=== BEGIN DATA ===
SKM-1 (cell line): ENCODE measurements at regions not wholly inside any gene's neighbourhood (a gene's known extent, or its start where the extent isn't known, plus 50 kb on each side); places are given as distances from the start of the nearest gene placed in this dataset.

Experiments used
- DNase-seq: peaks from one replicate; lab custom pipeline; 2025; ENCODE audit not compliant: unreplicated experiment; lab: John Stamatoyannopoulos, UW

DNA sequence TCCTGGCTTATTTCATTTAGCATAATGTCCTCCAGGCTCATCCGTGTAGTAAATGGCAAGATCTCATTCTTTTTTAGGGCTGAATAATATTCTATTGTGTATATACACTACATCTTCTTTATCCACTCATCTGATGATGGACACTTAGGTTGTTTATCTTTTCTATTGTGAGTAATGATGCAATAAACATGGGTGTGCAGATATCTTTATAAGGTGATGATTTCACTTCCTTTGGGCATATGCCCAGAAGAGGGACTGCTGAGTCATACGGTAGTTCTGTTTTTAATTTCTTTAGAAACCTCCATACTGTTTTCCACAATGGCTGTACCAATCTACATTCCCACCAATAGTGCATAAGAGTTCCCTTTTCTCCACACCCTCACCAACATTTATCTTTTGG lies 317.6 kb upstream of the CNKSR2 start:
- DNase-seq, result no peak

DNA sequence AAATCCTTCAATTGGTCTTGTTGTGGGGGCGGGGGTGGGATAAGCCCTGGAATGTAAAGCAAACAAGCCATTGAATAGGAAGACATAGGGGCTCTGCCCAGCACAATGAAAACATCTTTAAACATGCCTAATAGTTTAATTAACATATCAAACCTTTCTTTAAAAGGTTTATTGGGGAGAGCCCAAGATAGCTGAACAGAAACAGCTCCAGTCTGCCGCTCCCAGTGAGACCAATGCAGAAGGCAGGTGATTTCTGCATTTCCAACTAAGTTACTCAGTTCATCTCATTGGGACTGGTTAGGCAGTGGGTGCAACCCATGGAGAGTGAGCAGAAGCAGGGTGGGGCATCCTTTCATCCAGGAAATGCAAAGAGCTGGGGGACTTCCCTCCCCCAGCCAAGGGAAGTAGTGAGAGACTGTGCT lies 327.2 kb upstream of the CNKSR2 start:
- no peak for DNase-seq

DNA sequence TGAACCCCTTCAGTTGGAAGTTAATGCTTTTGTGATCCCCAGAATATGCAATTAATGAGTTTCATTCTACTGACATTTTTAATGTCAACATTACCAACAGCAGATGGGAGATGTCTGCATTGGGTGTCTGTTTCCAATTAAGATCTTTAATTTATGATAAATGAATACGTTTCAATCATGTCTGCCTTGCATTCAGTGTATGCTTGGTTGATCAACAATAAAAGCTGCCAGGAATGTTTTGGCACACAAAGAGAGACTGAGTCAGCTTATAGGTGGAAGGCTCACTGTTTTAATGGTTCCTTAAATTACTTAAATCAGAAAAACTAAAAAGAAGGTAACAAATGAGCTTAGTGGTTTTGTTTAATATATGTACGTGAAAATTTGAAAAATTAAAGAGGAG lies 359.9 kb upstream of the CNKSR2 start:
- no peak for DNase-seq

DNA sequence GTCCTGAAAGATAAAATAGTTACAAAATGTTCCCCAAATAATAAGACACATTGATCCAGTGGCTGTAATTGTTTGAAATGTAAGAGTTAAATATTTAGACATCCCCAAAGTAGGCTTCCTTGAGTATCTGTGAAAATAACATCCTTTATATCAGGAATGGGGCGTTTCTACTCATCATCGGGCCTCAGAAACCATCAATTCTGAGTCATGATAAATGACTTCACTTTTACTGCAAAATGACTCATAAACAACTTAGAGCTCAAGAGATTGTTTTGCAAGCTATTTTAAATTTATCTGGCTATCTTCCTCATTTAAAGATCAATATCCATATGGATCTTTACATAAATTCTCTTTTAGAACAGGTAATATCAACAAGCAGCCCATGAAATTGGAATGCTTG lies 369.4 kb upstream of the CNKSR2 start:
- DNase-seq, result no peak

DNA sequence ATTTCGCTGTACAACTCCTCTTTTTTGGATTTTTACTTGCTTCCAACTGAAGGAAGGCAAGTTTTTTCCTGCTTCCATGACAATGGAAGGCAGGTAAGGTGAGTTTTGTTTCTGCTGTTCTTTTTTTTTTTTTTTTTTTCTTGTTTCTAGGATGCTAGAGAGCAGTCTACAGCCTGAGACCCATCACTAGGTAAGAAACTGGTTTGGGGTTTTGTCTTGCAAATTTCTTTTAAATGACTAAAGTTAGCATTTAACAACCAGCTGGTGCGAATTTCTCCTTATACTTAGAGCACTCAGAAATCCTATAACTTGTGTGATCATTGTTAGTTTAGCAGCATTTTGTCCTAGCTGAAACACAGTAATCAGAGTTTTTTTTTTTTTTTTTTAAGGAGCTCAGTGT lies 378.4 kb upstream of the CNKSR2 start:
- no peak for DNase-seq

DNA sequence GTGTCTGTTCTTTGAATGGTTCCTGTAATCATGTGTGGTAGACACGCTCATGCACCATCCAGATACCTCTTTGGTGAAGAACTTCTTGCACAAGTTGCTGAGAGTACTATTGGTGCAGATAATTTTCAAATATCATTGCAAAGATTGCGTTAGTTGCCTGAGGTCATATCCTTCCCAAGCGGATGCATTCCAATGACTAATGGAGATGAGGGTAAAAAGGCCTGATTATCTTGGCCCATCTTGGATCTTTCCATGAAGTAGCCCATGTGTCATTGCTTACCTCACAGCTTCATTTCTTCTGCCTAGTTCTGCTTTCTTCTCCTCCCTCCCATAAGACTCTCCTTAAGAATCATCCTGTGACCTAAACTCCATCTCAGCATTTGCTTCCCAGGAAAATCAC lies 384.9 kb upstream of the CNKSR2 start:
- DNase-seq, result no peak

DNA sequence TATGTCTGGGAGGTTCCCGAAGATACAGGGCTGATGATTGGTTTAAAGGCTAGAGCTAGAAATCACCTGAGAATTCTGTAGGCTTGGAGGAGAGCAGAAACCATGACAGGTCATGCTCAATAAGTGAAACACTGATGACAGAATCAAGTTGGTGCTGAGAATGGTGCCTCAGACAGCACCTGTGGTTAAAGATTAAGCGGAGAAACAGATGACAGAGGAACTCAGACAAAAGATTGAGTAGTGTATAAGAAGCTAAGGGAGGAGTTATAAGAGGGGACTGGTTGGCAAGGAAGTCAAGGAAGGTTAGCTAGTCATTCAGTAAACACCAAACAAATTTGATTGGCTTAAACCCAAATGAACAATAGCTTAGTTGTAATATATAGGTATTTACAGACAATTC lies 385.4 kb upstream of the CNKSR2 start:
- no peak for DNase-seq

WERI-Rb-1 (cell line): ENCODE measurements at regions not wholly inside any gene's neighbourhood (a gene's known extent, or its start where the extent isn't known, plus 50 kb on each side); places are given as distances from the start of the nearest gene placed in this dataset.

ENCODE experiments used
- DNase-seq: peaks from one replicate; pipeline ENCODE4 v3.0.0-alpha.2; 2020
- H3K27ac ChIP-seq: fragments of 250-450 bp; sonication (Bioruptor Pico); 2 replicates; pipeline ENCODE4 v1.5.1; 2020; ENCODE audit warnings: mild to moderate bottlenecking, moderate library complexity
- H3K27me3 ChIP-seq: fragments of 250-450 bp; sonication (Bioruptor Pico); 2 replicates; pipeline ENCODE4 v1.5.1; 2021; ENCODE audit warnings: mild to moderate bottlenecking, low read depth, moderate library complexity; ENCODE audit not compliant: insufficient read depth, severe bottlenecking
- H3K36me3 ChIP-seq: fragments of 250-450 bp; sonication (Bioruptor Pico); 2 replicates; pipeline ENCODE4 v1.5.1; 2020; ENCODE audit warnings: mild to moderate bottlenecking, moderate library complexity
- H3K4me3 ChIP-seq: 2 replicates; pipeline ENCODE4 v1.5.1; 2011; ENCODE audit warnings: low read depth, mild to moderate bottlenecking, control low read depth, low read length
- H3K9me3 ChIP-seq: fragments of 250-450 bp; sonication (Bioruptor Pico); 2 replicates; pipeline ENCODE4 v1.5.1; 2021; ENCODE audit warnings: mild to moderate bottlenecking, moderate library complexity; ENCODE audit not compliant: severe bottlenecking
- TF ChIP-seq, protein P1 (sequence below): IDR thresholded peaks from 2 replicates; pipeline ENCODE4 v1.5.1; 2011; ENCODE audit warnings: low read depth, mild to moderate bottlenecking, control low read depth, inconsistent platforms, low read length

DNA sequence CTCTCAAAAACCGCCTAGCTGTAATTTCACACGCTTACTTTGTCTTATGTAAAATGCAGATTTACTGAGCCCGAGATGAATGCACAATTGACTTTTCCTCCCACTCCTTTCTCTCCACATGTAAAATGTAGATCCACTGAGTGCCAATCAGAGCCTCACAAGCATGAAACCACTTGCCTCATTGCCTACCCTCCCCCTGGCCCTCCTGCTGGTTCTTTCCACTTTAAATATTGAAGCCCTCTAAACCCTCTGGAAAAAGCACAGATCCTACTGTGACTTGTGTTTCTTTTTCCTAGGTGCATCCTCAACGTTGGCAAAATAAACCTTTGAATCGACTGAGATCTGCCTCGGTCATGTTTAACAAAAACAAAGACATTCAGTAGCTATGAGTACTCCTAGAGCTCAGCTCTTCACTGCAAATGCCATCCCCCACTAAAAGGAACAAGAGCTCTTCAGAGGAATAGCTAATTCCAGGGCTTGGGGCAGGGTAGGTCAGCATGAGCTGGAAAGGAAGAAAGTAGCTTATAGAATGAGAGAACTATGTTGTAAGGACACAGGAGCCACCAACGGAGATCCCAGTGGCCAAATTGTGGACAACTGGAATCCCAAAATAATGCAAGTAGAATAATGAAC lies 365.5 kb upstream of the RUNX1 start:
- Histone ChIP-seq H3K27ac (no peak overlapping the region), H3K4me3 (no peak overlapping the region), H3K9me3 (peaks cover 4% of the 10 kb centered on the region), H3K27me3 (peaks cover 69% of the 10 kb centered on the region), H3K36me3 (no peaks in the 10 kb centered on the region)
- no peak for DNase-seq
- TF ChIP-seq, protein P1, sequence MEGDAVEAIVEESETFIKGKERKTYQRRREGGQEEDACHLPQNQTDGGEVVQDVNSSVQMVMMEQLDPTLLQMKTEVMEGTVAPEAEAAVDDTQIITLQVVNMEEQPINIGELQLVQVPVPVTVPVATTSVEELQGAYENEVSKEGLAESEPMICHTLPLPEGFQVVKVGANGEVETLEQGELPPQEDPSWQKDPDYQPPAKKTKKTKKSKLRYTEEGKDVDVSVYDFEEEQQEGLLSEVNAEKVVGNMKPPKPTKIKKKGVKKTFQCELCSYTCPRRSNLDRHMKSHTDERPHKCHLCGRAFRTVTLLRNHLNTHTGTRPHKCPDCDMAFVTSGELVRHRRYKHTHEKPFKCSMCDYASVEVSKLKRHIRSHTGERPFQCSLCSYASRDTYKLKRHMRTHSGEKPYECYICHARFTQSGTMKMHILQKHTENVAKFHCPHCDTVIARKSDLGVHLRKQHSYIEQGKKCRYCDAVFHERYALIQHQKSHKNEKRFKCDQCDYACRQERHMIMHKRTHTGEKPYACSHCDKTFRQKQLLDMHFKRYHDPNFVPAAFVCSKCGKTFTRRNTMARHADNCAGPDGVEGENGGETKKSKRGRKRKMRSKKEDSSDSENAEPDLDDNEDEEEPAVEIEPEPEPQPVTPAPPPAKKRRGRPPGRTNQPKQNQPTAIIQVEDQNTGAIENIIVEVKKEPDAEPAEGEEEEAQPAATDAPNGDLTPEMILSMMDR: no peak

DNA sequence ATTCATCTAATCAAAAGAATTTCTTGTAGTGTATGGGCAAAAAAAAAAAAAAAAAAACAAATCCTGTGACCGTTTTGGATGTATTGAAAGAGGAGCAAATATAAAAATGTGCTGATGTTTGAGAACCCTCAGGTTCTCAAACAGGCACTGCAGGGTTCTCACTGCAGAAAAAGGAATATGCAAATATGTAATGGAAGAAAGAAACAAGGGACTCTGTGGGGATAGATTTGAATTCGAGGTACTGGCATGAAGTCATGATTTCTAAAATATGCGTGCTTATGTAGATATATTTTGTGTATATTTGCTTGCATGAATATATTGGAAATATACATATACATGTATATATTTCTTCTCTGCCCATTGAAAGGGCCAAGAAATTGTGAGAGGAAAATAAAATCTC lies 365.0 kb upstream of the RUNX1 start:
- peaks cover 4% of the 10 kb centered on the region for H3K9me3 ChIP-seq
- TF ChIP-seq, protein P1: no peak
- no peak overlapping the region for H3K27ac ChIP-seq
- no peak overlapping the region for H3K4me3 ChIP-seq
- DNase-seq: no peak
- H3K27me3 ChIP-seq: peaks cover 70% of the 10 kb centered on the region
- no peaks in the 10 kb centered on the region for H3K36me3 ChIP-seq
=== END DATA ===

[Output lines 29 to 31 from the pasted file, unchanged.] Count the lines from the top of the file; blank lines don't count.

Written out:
- no peak for DNase-seq
- TF ChIP-seq, protein P1, sequence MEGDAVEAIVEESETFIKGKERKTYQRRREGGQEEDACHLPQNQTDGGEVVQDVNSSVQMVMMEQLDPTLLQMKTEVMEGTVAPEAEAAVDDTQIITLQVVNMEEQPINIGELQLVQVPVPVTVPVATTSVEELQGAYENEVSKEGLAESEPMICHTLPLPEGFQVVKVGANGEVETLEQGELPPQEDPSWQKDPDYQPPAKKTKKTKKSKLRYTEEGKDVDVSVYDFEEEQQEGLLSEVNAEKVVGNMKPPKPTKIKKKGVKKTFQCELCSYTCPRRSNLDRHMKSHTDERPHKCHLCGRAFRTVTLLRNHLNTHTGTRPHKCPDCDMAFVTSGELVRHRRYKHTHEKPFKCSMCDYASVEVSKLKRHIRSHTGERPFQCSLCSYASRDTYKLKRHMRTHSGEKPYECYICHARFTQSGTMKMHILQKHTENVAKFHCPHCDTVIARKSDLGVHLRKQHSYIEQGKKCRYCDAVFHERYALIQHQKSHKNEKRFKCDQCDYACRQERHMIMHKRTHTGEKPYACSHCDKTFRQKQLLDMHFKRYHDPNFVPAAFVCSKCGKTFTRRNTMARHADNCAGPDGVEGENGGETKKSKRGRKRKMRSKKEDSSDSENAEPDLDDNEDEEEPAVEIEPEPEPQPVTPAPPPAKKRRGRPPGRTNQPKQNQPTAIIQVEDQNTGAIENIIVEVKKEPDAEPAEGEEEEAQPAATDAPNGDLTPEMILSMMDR: no peak

DNA sequence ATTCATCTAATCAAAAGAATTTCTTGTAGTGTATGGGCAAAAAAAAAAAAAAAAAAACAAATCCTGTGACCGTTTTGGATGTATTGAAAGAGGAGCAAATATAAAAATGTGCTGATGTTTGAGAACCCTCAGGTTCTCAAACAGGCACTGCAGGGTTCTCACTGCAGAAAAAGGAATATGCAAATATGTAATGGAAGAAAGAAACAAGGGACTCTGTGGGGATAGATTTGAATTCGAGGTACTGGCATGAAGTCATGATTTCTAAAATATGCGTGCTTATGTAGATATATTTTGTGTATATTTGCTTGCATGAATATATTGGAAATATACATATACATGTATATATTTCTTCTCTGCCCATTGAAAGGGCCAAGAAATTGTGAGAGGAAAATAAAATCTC lies 365.0 kb upstream of the RUNX1 start: